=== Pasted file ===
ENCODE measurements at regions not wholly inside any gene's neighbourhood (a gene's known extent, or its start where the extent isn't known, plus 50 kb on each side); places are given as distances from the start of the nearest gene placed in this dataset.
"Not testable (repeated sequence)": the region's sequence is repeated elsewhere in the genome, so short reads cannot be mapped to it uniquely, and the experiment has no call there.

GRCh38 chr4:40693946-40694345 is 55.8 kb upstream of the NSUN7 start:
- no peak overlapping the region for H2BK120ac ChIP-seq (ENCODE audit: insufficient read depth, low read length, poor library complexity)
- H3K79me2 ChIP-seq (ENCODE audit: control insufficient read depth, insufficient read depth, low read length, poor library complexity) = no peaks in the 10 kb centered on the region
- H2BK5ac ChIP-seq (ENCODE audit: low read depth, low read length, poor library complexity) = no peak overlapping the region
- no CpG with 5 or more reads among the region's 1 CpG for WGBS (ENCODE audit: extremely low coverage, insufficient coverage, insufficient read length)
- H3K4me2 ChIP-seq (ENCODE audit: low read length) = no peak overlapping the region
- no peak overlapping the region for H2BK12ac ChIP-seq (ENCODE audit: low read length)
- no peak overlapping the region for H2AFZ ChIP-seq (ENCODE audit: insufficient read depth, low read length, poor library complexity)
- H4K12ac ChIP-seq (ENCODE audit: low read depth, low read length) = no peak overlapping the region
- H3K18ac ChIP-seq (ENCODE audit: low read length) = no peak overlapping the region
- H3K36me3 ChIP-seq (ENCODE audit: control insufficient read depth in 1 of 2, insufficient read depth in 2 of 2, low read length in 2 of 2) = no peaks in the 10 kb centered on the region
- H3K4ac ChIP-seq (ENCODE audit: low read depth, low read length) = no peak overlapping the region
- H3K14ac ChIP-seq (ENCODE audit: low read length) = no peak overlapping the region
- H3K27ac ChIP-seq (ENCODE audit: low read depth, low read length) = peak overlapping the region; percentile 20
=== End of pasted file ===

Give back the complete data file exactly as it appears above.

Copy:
ENCODE measurements at regions not wholly inside any gene's neighbourhood (a gene's known extent, or its start where the extent isn't known, plus 50 kb on each side); places are given as distances from the start of the nearest gene placed in this dataset.
"Not testable (repeated sequence)": the region's sequence is repeated elsewhere in the genome, so short reads cannot be mapped to it uniquely, and the experiment has no call there.

GRCh38 chr4:40693946-40694345 is 55.8 kb upstream of the NSUN7 start:
- no peak overlapping the region for H2BK120ac ChIP-seq (ENCODE audit: insufficient read depth, low read length, poor library complexity)
- H3K79me2 ChIP-seq (ENCODE audit: control insufficient read depth, insufficient read depth, low read length, poor library complexity) = no peaks in the 10 kb centered on the region
- H2BK5ac ChIP-seq (ENCODE audit: low read depth, low read length, poor library complexity) = no peak overlapping the region
- no CpG with 5 or more reads among the region's 1 CpG for WGBS (ENCODE audit: extremely low coverage, insufficient coverage, insufficient read length)
- H3K4me2 ChIP-seq (ENCODE audit: low read length) = no peak overlapping the region
- no peak overlapping the region for H2BK12ac ChIP-seq (ENCODE audit: low read length)
- no peak overlapping the region for H2AFZ ChIP-seq (ENCODE audit: insufficient read depth, low read length, poor library complexity)
- H4K12ac ChIP-seq (ENCODE audit: low read depth, low read length) = no peak overlapping the region
- H3K18ac ChIP-seq (ENCODE audit: low read length) = no peak overlapping the region
- H3K36me3 ChIP-seq (ENCODE audit: control insufficient read depth in 1 of 2, insufficient read depth in 2 of 2, low read length in 2 of 2) = no peaks in the 10 kb centered on the region
- H3K4ac ChIP-seq (ENCODE audit: low read depth, low read length) = no peak overlapping the region
- H3K14ac ChIP-seq (ENCODE audit: low read length) = no peak overlapping the region
- H3K27ac ChIP-seq (ENCODE audit: low read depth, low read length) = peak overlapping the region; percentile 20